Bret Holmes, Alpha Iota Chapter, prepares for Talladega Superspeedway

Trophies are scattered about the bedroom, tucked away there rather than for an ego-trip display in the main living room.

It doesn’t look like the stereotypical living quarters for a male freshman at Auburn University.

Then again, this isn’t a typical freshman.

Bret Holmes has a number of concerns this week.

There are calculus, public speaking, English composition II and world history II.

And there is Talladega Superspeedway, where he’ll make his own little history.

Holmes, 18, will race in Friday’s General Tire 200 ARCA race, his superspeedway debut. He’ll be driving the blue-and-yellow No. 23 Chevrolet of Grant Enfinger Racing, for which he finished fifth April 9 in his maiden ARCA race at the half-mile Nashville Fairgrounds oval.

Racing is clearly Holmes’ future and his goal is to compete at the highest level.

But his present includes not only racing, but the life of a college freshman and fraternity member of the Alpha Iota Chapter (Auburn) of Pi Kappa Phi. He strives for a sense of normalcy in a most abnormal situation, but can’t always make it work.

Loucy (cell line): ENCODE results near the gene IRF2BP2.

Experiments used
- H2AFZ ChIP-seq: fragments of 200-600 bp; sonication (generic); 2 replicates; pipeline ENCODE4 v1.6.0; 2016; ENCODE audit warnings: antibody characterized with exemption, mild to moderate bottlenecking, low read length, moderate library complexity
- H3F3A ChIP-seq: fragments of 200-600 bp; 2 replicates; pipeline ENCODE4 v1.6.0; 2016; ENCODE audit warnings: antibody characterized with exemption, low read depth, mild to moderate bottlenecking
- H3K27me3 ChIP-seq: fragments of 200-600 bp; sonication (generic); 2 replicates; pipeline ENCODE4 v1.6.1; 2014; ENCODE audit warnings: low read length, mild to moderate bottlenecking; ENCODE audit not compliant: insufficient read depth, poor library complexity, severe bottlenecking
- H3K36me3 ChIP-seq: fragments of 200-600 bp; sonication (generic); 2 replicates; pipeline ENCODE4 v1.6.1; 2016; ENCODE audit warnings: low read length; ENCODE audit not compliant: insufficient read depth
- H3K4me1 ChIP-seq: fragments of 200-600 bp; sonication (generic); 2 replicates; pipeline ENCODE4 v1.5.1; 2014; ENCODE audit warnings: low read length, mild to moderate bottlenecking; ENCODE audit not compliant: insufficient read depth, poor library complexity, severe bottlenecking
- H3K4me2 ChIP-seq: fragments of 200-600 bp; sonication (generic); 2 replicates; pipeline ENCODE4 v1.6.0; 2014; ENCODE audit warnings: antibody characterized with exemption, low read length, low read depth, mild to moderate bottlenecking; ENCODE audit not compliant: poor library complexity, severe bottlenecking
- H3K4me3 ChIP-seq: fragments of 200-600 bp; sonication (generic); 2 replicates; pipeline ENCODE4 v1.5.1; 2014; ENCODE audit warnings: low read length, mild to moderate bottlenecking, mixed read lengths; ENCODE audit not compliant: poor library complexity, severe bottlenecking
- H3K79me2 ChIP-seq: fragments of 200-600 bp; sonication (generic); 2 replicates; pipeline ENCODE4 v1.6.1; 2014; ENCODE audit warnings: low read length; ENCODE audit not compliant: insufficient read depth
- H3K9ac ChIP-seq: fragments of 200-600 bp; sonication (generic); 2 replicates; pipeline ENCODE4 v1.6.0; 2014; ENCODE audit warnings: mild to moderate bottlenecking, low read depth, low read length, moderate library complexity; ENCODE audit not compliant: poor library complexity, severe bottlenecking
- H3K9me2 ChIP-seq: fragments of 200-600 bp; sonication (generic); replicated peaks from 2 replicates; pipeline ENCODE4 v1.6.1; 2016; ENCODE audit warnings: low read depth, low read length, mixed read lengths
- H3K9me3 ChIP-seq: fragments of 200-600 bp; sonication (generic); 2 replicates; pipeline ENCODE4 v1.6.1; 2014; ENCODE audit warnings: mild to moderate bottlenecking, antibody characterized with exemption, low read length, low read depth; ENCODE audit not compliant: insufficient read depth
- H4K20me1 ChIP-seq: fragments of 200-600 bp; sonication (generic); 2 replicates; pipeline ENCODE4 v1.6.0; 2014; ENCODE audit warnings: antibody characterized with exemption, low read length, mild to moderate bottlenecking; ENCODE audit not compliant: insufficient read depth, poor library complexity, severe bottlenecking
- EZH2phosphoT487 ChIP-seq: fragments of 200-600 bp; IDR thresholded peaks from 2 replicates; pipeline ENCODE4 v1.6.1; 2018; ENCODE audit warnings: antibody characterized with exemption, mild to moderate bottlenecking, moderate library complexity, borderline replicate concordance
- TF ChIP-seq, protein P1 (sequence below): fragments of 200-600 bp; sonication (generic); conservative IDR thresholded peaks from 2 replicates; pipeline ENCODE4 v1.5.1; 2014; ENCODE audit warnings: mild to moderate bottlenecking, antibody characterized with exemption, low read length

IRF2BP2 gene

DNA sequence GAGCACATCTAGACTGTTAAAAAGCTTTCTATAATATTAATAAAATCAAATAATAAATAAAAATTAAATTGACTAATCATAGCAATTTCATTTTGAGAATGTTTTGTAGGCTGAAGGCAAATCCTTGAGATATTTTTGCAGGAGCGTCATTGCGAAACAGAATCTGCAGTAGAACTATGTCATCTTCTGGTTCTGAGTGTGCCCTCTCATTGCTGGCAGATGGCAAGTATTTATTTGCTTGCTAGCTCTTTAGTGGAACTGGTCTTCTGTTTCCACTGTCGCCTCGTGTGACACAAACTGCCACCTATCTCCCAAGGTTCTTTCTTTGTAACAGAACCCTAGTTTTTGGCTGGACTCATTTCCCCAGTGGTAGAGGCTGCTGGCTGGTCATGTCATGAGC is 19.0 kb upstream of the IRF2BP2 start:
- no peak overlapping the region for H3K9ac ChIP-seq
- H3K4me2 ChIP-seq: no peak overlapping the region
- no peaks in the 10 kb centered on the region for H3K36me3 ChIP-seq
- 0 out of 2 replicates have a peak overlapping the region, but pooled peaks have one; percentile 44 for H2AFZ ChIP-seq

“I see how much he actually misses on,” said his roommate, Dalten Martin, a friend for more than a decade and a former Donoho classmate. “He misses the big events and the football games. I see him coming in at 2 o’clock in the morning from racing or working on the car and having to study and stay awake until 4 or 5, keeping up his workload.”

“It’s hard to balance both school and racing,” Holmes said. He joined the fraternity to “keep some sort of social perspective in my life” and he’s arranged his class schedule for Tuesdays and Thursdays, giving him weekends to race.

Most of his professors know about his career, but as Holmes said, “Racing isn’t a university (absence) excuse. I have to let them know what I’m doing.”

The juggling isn’t anything new for Bret, or for his family. Think your family gets stretched? While Bret was setting the Nashville ARCA track qualifying record (alas, it was bettered 25 minutes later) with dad Stacy watching from the pits, mom Lisa was back at home, getting sister Haley ready for the prom.

That makes it a 1-1 tie between the siblings for prom-going. Bret skipped his first two proms because there was a race that weekend.

When Bret was at Donoho, he didn’t merely juggle racing and classes. He played football until his sophomore year, was on the basketball team and pitched Donoho into the state playoffs last spring.

“In baseball, he was one of our best pitchers,” Martin said. “He never let anything get to his head. He was one of the best hitters. In football, he was one of the fastest kids, so we just handed the ball off to him.

“His work ethic made it where he would be good in sports,” Martin continued. “He’s constantly working out. Every night he’ll go out and run 2 to 10 miles. His work ethic is not equivalent to anyone else’s.”

That same phrase — work ethic — is the first thing noted by James Hutchins, the head of school at Donoho.

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